Friday, November 5, 2010

On Decline

So the United States is the greatest empire that the world has ever seen. But are its best days behind it? Spain and Britain are empires that have risen and declined, and in some ways America is like a combo Spain-and-Britain deal. And so, asks oh-so-smart Yale Professor Paul Kennedy, isn't America soon going to decline and be overtaken by Japan?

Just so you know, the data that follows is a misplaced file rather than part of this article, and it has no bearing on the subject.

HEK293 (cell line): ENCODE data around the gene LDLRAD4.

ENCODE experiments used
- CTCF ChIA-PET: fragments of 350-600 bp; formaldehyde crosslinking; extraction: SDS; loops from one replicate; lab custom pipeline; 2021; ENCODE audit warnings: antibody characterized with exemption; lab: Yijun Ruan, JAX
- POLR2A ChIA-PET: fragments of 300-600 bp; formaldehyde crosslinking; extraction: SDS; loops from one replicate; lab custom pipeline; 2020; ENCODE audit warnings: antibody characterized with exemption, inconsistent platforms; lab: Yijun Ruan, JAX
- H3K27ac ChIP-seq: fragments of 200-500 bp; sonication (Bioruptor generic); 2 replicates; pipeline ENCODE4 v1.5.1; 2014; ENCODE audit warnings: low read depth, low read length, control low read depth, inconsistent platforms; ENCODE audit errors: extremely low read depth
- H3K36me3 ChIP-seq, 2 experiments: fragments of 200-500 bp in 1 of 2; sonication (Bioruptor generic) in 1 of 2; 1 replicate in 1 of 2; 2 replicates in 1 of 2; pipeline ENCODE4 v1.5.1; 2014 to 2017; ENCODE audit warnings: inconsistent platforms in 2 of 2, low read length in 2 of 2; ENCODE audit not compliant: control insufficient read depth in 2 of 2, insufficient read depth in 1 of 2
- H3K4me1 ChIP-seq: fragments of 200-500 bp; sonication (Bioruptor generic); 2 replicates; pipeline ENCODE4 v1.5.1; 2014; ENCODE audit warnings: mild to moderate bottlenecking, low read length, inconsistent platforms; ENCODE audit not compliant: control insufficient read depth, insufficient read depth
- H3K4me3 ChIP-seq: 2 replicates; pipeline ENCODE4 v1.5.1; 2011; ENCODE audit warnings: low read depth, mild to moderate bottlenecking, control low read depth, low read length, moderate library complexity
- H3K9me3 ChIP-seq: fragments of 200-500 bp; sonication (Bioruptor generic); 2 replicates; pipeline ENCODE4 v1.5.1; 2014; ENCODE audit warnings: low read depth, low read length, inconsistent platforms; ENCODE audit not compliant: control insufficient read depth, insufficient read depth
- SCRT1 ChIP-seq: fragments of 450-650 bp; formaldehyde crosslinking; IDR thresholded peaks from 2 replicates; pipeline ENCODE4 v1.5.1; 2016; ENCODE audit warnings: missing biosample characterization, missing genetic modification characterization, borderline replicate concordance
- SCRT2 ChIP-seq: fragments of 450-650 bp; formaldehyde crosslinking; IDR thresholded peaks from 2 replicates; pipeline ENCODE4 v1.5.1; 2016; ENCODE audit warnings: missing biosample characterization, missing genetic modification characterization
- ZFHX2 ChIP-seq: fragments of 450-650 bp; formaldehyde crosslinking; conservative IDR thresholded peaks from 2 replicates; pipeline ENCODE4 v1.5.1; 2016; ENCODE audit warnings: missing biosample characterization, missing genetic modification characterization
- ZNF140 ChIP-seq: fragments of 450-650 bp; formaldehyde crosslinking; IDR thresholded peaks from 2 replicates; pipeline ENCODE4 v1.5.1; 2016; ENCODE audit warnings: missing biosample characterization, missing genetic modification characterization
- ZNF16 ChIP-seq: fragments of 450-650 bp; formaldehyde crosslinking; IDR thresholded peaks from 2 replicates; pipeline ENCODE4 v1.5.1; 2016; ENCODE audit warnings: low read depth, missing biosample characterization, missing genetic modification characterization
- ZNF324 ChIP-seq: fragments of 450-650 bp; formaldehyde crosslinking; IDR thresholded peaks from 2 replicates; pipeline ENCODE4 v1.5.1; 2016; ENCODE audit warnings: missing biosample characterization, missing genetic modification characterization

Japan? Oh, sorry. Got 1987 confused with 2010 again. Seems Paul Kennedy got himself a job at Yale on the strength of  a pretty solid early writing career, notably dilating on the "rise and fall of British naval mastery" (thesis: "you kids stop mucking around and get out of that there Mediterranean afore you get an infection!") . Then he hit the sweetspot with a book about the imminence of American decline. That's what we expect of a man using up one of the precious few chairs at Yale. Unfortunately, he then returned to the library and produced the monstrous Preparing for the Twenty-First Century. My copy of same was free, because someone moving  out of a basement apartment up the street left his copy lying on the grass behind him. Which seems like a pretty generous review to me --my own first diagnosis was incipient cerebral shutdown, but Professor Kennedy has gone on to write seriously and appropriately in the last decade, and Preparing is no doubt just the product of a book tour, which would drive anyone batty.